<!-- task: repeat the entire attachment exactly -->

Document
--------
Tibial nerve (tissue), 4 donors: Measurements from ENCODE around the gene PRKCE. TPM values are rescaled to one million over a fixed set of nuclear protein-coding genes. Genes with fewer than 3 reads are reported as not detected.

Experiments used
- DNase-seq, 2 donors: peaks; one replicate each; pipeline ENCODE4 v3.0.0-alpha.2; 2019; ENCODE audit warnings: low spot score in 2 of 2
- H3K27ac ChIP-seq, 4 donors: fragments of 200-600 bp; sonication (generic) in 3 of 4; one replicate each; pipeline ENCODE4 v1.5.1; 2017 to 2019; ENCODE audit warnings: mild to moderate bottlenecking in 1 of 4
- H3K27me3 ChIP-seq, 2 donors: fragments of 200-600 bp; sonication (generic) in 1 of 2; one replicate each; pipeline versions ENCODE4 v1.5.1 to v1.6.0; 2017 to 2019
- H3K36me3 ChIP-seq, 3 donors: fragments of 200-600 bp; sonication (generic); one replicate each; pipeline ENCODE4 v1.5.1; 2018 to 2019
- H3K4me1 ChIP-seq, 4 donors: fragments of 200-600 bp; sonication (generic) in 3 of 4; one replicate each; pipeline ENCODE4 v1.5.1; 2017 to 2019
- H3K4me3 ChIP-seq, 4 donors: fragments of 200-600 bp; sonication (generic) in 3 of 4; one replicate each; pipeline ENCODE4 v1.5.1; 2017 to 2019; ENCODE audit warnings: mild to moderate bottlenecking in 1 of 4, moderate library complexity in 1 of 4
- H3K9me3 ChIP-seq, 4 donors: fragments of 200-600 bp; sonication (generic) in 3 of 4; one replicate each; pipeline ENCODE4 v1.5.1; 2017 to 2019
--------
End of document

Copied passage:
Tibial nerve (tissue), 4 donors: Measurements from ENCODE around the gene PRKCE. TPM values are rescaled to one million over a fixed set of nuclear protein-coding genes. Genes with fewer than 3 reads are reported as not detected.

Experiments used
- DNase-seq, 2 donors: peaks; one replicate each; pipeline ENCODE4 v3.0.0-alpha.2; 2019; ENCODE audit warnings: low spot score in 2 of 2
- H3K27ac ChIP-seq, 4 donors: fragments of 200-600 bp; sonication (generic) in 3 of 4; one replicate each; pipeline ENCODE4 v1.5.1; 2017 to 2019; ENCODE audit warnings: mild to moderate bottlenecking in 1 of 4
- H3K27me3 ChIP-seq, 2 donors: fragments of 200-600 bp; sonication (generic) in 1 of 2; one replicate each; pipeline versions ENCODE4 v1.5.1 to v1.6.0; 2017 to 2019
- H3K36me3 ChIP-seq, 3 donors: fragments of 200-600 bp; sonication (generic); one replicate each; pipeline ENCODE4 v1.5.1; 2018 to 2019
- H3K4me1 ChIP-seq, 4 donors: fragments of 200-600 bp; sonication (generic) in 3 of 4; one replicate each; pipeline ENCODE4 v1.5.1; 2017 to 2019
- H3K4me3 ChIP-seq, 4 donors: fragments of 200-600 bp; sonication (generic) in 3 of 4; one replicate each; pipeline ENCODE4 v1.5.1; 2017 to 2019; ENCODE audit warnings: mild to moderate bottlenecking in 1 of 4, moderate library complexity in 1 of 4
- H3K9me3 ChIP-seq, 4 donors: fragments of 200-600 bp; sonication (generic) in 3 of 4; one replicate each; pipeline ENCODE4 v1.5.1; 2017 to 2019